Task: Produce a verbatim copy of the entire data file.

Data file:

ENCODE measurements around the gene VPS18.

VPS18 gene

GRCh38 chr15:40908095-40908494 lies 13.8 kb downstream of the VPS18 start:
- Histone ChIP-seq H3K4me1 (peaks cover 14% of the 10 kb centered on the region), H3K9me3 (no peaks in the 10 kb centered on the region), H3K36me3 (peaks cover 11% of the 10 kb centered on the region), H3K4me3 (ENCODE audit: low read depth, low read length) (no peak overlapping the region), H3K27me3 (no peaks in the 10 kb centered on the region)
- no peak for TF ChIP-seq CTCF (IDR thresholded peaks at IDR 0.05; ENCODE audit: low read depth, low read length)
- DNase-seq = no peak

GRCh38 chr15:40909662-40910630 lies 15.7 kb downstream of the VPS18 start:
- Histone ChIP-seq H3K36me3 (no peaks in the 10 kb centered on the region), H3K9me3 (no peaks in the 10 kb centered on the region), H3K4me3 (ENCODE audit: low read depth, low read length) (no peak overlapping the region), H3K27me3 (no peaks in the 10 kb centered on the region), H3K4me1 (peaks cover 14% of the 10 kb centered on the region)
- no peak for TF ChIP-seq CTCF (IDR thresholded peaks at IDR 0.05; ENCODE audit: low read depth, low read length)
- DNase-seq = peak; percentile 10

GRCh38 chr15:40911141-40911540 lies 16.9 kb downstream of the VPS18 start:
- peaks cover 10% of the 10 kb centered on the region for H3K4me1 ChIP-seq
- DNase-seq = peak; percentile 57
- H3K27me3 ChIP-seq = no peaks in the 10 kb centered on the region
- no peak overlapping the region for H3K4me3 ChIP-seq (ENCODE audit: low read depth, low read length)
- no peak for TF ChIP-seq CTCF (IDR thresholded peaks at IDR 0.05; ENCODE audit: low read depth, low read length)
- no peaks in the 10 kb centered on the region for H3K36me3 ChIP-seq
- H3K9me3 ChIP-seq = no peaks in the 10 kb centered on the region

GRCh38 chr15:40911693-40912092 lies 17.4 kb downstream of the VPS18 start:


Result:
ENCODE measurements around the gene VPS18.

VPS18 gene

GRCh38 chr15:40908095-40908494 lies 13.8 kb downstream of the VPS18 start:
- Histone ChIP-seq H3K4me1 (peaks cover 14% of the 10 kb centered on the region), H3K9me3 (no peaks in the 10 kb centered on the region), H3K36me3 (peaks cover 11% of the 10 kb centered on the region), H3K4me3 (ENCODE audit: low read depth, low read length) (no peak overlapping the region), H3K27me3 (no peaks in the 10 kb centered on the region)
- no peak for TF ChIP-seq CTCF (IDR thresholded peaks at IDR 0.05; ENCODE audit: low read depth, low read length)
- DNase-seq = no peak

GRCh38 chr15:40909662-40910630 lies 15.7 kb downstream of the VPS18 start:
- Histone ChIP-seq H3K36me3 (no peaks in the 10 kb centered on the region), H3K9me3 (no peaks in the 10 kb centered on the region), H3K4me3 (ENCODE audit: low read depth, low read length) (no peak overlapping the region), H3K27me3 (no peaks in the 10 kb centered on the region), H3K4me1 (peaks cover 14% of the 10 kb centered on the region)
- no peak for TF ChIP-seq CTCF (IDR thresholded peaks at IDR 0.05; ENCODE audit: low read depth, low read length)
- DNase-seq = peak; percentile 10

GRCh38 chr15:40911141-40911540 lies 16.9 kb downstream of the VPS18 start:
- peaks cover 10% of the 10 kb centered on the region for H3K4me1 ChIP-seq
- DNase-seq = peak; percentile 57
- H3K27me3 ChIP-seq = no peaks in the 10 kb centered on the region
- no peak overlapping the region for H3K4me3 ChIP-seq (ENCODE audit: low read depth, low read length)
- no peak for TF ChIP-seq CTCF (IDR thresholded peaks at IDR 0.05; ENCODE audit: low read depth, low read length)
- no peaks in the 10 kb centered on the region for H3K36me3 ChIP-seq
- H3K9me3 ChIP-seq = no peaks in the 10 kb centered on the region

GRCh38 chr15:40911693-40912092 lies 17.4 kb downstream of the VPS18 start: